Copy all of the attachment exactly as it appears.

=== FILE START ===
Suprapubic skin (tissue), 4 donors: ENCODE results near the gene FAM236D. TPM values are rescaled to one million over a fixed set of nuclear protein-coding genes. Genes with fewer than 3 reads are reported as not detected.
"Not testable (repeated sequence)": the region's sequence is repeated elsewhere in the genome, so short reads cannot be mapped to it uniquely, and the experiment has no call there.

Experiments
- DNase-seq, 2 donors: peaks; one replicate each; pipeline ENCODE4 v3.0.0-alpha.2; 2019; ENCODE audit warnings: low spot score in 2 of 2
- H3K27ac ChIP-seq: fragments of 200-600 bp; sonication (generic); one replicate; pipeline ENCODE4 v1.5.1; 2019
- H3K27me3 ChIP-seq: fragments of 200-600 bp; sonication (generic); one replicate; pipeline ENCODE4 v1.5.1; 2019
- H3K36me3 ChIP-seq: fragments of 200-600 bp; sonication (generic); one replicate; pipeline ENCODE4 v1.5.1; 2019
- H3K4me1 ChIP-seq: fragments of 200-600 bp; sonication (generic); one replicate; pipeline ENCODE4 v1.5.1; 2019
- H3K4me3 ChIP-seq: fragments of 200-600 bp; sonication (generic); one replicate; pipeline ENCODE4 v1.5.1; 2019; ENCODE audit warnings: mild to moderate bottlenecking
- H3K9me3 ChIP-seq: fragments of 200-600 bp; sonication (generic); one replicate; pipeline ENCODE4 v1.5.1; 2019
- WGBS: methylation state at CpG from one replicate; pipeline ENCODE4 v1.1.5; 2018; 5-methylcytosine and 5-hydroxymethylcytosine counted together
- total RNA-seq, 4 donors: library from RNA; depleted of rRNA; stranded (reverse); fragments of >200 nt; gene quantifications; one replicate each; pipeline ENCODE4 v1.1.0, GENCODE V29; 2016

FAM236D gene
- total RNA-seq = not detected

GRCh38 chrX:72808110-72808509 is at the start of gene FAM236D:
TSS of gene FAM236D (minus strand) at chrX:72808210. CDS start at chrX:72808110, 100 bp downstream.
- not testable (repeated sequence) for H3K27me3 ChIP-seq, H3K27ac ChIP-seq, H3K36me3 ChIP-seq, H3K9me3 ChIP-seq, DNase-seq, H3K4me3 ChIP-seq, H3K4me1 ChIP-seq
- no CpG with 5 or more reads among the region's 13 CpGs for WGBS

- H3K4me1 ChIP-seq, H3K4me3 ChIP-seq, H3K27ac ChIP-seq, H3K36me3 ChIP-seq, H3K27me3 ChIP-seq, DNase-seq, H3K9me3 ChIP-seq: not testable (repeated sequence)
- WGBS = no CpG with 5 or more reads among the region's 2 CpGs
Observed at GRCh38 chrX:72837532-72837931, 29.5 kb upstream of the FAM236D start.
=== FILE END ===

Suprapubic skin (tissue), 4 donors: ENCODE results near the gene FAM236D. TPM values are rescaled to one million over a fixed set of nuclear protein-coding genes. Genes with fewer than 3 reads are reported as not detected.
"Not testable (repeated sequence)": the region's sequence is repeated elsewhere in the genome, so short reads cannot be mapped to it uniquely, and the experiment has no call there.

Experiments
- DNase-seq, 2 donors: peaks; one replicate each; pipeline ENCODE4 v3.0.0-alpha.2; 2019; ENCODE audit warnings: low spot score in 2 of 2
- H3K27ac ChIP-seq: fragments of 200-600 bp; sonication (generic); one replicate; pipeline ENCODE4 v1.5.1; 2019
- H3K27me3 ChIP-seq: fragments of 200-600 bp; sonication (generic); one replicate; pipeline ENCODE4 v1.5.1; 2019
- H3K36me3 ChIP-seq: fragments of 200-600 bp; sonication (generic); one replicate; pipeline ENCODE4 v1.5.1; 2019
- H3K4me1 ChIP-seq: fragments of 200-600 bp; sonication (generic); one replicate; pipeline ENCODE4 v1.5.1; 2019
- H3K4me3 ChIP-seq: fragments of 200-600 bp; sonication (generic); one replicate; pipeline ENCODE4 v1.5.1; 2019; ENCODE audit warnings: mild to moderate bottlenecking
- H3K9me3 ChIP-seq: fragments of 200-600 bp; sonication (generic); one replicate; pipeline ENCODE4 v1.5.1; 2019
- WGBS: methylation state at CpG from one replicate; pipeline ENCODE4 v1.1.5; 2018; 5-methylcytosine and 5-hydroxymethylcytosine counted together
- total RNA-seq, 4 donors: library from RNA; depleted of rRNA; stranded (reverse); fragments of >200 nt; gene quantifications; one replicate each; pipeline ENCODE4 v1.1.0, GENCODE V29; 2016

FAM236D gene
- total RNA-seq = not detected

GRCh38 chrX:72808110-72808509 is at the start of gene FAM236D:
TSS of gene FAM236D (minus strand) at chrX:72808210. CDS start at chrX:72808110, 100 bp downstream.
- not testable (repeated sequence) for H3K27me3 ChIP-seq, H3K27ac ChIP-seq, H3K36me3 ChIP-seq, H3K9me3 ChIP-seq, DNase-seq, H3K4me3 ChIP-seq, H3K4me1 ChIP-seq
- no CpG with 5 or more reads among the region's 13 CpGs for WGBS

- H3K4me1 ChIP-seq, H3K4me3 ChIP-seq, H3K27ac ChIP-seq, H3K36me3 ChIP-seq, H3K27me3 ChIP-seq, DNase-seq, H3K9me3 ChIP-seq: not testable (repeated sequence)
- WGBS = no CpG with 5 or more reads among the region's 2 CpGs
Observed at GRCh38 chrX:72837532-72837931, 29.5 kb upstream of the FAM236D start.